"Raku" is the ancient Japanese method of firing pottery.
After each clay piece is made, it will dry for few days and then it will be bisque fired .This firing will take about
6 hours. Then the piece is glazed with certain glazes that contain metal salts and oxides and they are formulated to create a metallic look when the piece is completed. Now the piece is ready for he second firing, which is the Raku firing.
The Raku firing takes place inside a gas kiln and will take less than an hour. When the temperature reaches 1750 - 1850 degrees Fahrenheit and the piece is red hot, it will immediately be removed from the kiln with either special gloves or long tongs . The piece is placed inside a metal container full of combustible materials, like papers ,sawdust, leaves or grass. All the combustible materials will ignite right away, the flames and the smoke hit the piece in different directions and react with the Raku glaze to create very unique colors. The container is sealed very tight immediately and this exposes the piece to a reduced oxygen atmosphere. After 15-20 minutes the piece is removed from the container. Any portion of the piece that has not been glazed will turn black because of the oxygen reduction.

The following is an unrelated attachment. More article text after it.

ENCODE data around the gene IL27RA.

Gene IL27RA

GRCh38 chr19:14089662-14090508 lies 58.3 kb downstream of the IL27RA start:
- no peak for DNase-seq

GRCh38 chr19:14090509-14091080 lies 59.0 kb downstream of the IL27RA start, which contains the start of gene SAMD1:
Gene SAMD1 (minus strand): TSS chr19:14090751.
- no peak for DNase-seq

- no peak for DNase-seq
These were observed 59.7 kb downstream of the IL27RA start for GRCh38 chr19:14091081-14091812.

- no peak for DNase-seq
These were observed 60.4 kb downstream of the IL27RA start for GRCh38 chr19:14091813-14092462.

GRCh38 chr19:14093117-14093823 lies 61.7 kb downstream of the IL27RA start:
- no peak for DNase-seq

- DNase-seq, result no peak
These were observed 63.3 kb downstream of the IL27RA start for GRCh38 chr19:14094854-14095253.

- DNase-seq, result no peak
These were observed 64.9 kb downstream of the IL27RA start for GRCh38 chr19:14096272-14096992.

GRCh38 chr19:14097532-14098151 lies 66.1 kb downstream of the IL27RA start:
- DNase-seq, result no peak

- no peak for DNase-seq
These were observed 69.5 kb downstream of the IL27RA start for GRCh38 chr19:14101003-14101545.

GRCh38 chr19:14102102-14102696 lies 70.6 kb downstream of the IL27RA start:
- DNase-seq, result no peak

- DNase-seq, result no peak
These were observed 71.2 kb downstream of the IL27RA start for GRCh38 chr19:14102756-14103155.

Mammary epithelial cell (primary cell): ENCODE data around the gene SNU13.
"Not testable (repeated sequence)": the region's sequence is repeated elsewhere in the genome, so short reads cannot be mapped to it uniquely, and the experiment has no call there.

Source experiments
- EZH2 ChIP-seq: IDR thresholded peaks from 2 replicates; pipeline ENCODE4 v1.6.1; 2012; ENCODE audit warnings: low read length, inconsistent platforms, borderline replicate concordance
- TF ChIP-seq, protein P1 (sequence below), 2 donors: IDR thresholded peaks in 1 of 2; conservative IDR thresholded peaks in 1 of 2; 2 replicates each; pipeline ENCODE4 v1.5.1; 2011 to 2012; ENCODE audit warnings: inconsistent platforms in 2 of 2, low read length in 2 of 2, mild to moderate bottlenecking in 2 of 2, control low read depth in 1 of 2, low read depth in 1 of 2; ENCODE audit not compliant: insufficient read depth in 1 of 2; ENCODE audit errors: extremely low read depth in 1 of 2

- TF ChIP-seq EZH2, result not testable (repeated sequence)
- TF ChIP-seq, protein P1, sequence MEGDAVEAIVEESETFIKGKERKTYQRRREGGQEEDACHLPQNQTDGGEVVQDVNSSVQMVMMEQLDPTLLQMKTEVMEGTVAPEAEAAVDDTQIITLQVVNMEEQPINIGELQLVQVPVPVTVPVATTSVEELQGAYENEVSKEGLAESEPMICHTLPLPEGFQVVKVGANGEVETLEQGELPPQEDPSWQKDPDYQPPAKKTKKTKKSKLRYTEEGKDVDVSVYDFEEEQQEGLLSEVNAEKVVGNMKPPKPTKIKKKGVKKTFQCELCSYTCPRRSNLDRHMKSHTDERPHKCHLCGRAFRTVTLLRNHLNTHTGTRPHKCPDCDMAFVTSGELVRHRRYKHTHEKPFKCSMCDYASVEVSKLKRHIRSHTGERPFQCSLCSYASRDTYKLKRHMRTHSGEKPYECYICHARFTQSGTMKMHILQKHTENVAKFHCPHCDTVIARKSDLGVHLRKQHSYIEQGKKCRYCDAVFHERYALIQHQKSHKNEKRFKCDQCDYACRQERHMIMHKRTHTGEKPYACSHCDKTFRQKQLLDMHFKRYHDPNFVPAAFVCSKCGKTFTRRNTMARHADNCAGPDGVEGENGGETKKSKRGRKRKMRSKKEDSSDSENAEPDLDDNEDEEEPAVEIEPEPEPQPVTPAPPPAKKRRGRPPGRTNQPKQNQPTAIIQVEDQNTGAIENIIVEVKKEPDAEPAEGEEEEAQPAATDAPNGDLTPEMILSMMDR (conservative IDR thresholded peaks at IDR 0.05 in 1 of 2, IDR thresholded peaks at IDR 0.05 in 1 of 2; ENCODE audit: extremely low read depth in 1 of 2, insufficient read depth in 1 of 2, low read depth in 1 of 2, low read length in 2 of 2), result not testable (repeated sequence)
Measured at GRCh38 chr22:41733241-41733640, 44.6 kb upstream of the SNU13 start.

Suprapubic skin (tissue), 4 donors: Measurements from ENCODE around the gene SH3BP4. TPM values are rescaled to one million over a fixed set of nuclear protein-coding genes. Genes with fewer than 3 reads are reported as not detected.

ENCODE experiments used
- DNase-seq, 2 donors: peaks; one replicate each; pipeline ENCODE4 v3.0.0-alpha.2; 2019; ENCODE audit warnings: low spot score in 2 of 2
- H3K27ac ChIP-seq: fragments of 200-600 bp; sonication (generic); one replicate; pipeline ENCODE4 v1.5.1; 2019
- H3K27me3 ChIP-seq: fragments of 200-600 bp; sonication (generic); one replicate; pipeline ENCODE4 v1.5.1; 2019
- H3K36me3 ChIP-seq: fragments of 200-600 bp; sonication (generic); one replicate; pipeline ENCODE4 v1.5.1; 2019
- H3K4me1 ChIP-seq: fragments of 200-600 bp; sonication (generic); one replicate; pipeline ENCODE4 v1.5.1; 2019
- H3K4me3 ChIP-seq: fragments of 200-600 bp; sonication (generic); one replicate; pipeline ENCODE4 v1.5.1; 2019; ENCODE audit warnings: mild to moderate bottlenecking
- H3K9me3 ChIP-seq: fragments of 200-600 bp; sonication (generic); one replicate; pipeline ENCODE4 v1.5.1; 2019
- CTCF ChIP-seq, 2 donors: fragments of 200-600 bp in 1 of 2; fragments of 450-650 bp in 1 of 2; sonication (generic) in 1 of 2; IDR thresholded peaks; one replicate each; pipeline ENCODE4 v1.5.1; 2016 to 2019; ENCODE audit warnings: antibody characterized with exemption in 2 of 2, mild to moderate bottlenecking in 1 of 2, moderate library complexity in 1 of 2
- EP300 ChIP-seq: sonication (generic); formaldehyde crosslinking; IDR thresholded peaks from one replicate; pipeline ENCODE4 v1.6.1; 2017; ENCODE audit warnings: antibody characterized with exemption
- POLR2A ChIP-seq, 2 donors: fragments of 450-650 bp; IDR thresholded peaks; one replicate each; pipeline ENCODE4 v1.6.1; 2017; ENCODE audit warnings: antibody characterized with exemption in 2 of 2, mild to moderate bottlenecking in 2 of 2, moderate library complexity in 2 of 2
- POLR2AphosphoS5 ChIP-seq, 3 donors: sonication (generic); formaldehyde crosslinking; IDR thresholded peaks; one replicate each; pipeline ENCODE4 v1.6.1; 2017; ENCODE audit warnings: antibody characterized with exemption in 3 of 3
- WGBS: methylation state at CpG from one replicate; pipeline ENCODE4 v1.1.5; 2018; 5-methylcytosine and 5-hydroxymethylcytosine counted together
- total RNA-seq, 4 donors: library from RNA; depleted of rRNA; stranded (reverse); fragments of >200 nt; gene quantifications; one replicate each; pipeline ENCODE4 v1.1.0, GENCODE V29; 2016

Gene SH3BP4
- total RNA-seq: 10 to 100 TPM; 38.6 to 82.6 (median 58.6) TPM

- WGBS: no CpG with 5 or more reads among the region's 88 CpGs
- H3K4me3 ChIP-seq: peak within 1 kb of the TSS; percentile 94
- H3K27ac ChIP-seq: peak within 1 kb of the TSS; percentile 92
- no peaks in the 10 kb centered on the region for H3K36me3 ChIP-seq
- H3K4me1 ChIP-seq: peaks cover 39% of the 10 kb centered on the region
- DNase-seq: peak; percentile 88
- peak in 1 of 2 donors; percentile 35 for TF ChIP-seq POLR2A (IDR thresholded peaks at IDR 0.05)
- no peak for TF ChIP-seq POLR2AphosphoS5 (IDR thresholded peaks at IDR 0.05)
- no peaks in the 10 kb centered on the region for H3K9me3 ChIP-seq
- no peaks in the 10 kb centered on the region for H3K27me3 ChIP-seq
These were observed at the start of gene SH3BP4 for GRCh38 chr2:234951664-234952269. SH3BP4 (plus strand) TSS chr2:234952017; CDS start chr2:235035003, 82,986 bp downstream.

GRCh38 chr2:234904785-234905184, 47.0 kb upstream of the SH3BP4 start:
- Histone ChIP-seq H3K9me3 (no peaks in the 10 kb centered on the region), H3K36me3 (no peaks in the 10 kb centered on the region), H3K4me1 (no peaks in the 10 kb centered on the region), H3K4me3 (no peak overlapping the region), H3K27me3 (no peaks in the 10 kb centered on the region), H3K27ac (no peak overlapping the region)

Raku firing is very unpredictable. No two pieces will come out the same, even if the same glaze is used on both.
The Raku fired pieces are mostly decorative pieces. They are not recommended to be used for food because the clay remains porous.
Each Raku fired piece is a-one-of-a-kind work of Art. Because of the special glazes and the process of firing , it cannot be duplicated, so it is a unique piece.